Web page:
Investors and speculators are always looking for a proper store of value. Precious metals seem to fit that bill rather well. Whereas most people tend to focus on gold, one cannot overlook silver as an option either.
Silver Remains the Little Brother
In the speculative precious metals industry, the demand for gold and silver are different from one another. Gold is kept in much higher regard than silver, even though both can serve the same purpose.
When looking for a store of value, it is important to diversify one’s holdings. That applies to precious metals as well.
Silver is well-known for being an investment vehicle. It has been well-suited for coinage, jewelry, and other applications. In all of these regards, silver outshines gold, yet its value has remained much lower. As such, it is, and will probably remain, gold’s little brother.
The Decline of Silver Reserves
Over the decades, the appeal of silver as a store of value has changed a bit. Tens of years ago, silver was the “reserve currency” for financial institutions, rather than gold. The little brother of gold bullion was considered to be the go-to store of wealth at the time.
A little known fact is how the United States led the charge in this department. They even introduced the silver standard. During those periods, all physical currency was backed by the silver reserves owned by the central bank. Later on, silver lost its position of power to gold.
Appealing to Investors
As gold now becomes more appealing to investors, one would expect interest in silver to taper off. It is true that this form of bullion is no longer as prominent as it was fifty or so years ago. That said, most investors still own silver as part of their portfolio. It is all part of the diversification game. It seems plausible that there will always be a demand for silver, in one way or another.
Another factor at play is how investing in this precious metal requires less money. To hold any notable position in the gold market, one needs plenty of capital and be willing to lose it if push comes to shove. With silver, that situation is very different.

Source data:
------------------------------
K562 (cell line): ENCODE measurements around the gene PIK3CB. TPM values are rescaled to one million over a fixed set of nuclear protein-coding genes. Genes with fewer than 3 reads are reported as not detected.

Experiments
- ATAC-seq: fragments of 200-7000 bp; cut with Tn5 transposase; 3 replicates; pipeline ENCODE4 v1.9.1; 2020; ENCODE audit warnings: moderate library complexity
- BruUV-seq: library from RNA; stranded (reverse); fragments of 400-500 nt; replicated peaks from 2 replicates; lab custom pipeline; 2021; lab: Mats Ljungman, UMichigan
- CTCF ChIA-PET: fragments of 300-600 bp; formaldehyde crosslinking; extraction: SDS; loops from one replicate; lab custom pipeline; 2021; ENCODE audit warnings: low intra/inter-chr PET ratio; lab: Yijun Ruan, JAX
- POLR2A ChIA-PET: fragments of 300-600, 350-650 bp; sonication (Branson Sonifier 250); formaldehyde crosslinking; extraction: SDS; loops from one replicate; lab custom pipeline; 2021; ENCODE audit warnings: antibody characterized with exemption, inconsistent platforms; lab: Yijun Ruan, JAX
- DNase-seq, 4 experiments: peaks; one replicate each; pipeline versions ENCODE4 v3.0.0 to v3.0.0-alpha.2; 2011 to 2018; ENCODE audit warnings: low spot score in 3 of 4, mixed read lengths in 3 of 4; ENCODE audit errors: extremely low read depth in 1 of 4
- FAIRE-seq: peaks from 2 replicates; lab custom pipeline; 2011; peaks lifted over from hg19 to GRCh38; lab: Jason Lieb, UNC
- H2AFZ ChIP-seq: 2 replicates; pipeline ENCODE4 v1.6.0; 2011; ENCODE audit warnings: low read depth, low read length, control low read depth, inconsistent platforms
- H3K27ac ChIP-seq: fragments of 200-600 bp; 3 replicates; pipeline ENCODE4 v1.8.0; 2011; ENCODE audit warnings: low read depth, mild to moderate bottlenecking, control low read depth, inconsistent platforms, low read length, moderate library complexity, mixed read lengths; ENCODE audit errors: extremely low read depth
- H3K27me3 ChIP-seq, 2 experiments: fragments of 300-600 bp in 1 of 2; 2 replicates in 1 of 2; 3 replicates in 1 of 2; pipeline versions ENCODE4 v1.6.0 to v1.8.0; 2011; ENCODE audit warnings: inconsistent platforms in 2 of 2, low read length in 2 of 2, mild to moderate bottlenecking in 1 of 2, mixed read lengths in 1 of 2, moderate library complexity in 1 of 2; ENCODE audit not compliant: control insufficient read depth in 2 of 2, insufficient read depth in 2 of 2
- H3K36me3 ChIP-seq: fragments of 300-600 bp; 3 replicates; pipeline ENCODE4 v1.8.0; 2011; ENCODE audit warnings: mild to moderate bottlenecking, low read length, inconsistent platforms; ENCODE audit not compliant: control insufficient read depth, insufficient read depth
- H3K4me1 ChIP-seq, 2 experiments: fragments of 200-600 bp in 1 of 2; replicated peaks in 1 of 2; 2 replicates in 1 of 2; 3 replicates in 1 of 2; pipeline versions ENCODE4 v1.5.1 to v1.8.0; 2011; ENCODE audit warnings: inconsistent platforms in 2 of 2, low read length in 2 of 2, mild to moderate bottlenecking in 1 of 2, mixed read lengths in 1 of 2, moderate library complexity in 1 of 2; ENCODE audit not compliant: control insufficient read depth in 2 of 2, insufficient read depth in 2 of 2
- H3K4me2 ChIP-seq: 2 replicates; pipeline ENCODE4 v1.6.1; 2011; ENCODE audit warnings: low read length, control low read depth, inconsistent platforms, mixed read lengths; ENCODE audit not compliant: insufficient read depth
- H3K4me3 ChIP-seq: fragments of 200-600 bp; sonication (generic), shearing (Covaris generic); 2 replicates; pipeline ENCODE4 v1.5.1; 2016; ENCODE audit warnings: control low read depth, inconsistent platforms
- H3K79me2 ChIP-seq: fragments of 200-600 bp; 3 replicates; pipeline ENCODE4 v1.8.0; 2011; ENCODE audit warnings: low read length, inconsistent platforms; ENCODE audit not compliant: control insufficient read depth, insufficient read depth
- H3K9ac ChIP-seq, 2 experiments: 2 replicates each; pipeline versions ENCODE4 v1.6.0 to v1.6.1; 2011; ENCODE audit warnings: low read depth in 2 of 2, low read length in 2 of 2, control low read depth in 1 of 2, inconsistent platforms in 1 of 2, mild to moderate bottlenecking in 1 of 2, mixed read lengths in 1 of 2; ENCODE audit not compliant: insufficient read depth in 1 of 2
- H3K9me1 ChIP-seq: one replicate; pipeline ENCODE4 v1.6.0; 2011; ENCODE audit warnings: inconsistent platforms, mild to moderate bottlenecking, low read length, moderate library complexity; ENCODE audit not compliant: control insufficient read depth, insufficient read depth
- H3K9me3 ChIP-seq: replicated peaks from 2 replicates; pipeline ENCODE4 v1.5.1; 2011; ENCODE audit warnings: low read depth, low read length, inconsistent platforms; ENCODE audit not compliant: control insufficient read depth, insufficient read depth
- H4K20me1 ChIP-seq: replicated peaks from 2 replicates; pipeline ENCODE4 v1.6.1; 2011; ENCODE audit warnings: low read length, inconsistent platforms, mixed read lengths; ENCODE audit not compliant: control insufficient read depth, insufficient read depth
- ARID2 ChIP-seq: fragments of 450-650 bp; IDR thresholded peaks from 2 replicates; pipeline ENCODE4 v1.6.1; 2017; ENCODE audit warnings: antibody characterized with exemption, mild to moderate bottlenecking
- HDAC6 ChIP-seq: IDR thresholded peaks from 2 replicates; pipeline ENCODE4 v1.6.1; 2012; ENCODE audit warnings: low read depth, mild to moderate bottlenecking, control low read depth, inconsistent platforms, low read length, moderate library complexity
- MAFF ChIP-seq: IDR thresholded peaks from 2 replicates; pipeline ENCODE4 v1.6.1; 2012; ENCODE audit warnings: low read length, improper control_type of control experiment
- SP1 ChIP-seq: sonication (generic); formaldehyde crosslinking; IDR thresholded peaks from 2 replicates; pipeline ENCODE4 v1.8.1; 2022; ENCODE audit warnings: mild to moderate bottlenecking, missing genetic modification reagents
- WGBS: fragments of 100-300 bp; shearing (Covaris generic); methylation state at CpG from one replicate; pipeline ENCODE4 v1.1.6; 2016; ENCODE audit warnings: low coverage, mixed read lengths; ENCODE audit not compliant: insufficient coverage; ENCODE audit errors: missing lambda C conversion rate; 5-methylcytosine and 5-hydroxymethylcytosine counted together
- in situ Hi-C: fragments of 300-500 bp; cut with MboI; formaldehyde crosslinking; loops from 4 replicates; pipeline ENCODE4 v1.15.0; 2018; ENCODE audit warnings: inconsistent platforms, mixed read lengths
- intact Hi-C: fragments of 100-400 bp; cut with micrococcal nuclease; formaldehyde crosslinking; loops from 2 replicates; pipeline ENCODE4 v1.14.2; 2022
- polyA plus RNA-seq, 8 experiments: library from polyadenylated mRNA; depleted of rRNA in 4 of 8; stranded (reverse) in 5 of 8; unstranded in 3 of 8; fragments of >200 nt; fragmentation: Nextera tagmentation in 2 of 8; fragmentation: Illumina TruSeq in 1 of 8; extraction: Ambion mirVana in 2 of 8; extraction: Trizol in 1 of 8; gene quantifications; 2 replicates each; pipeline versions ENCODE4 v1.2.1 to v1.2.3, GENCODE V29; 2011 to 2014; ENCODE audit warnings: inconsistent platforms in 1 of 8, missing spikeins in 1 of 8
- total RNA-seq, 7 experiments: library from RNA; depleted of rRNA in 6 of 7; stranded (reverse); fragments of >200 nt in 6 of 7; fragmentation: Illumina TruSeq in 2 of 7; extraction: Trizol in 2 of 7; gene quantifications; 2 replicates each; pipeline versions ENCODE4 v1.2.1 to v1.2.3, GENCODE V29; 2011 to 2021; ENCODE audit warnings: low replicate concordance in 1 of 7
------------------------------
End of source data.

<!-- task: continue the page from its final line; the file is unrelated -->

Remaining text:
It is a smaller market, which lowers the barriers to entry for investors. The downside is how it could be subjected to manipulation as well. The world’s wealthiest individuals could trigger a shockwave effect in the silver market on their own, should they ever decide to do so.
Store of Value vs Fluctuations
All financial markets are subject to price changes on a daily, if not hourly basis. Precious metals are no exception in this regard. The price is silver is often considered to be a risk in terms of long-term wealth storage.
At the same time, one could argue gold and other metals carry very similar risks. That comparison is only partially fair, as the position of these individual markets is very different from one another.
Those who explore precious metals as a store of value need to do so with the right mindset. The longer an investment period lastss, the bigger the chance to experience a loss of value. How big that potential loss could end up being, is impossible to predict. Financial markets will go through bearish and bullish cycles every year. Those factors need to be taken into account at all times.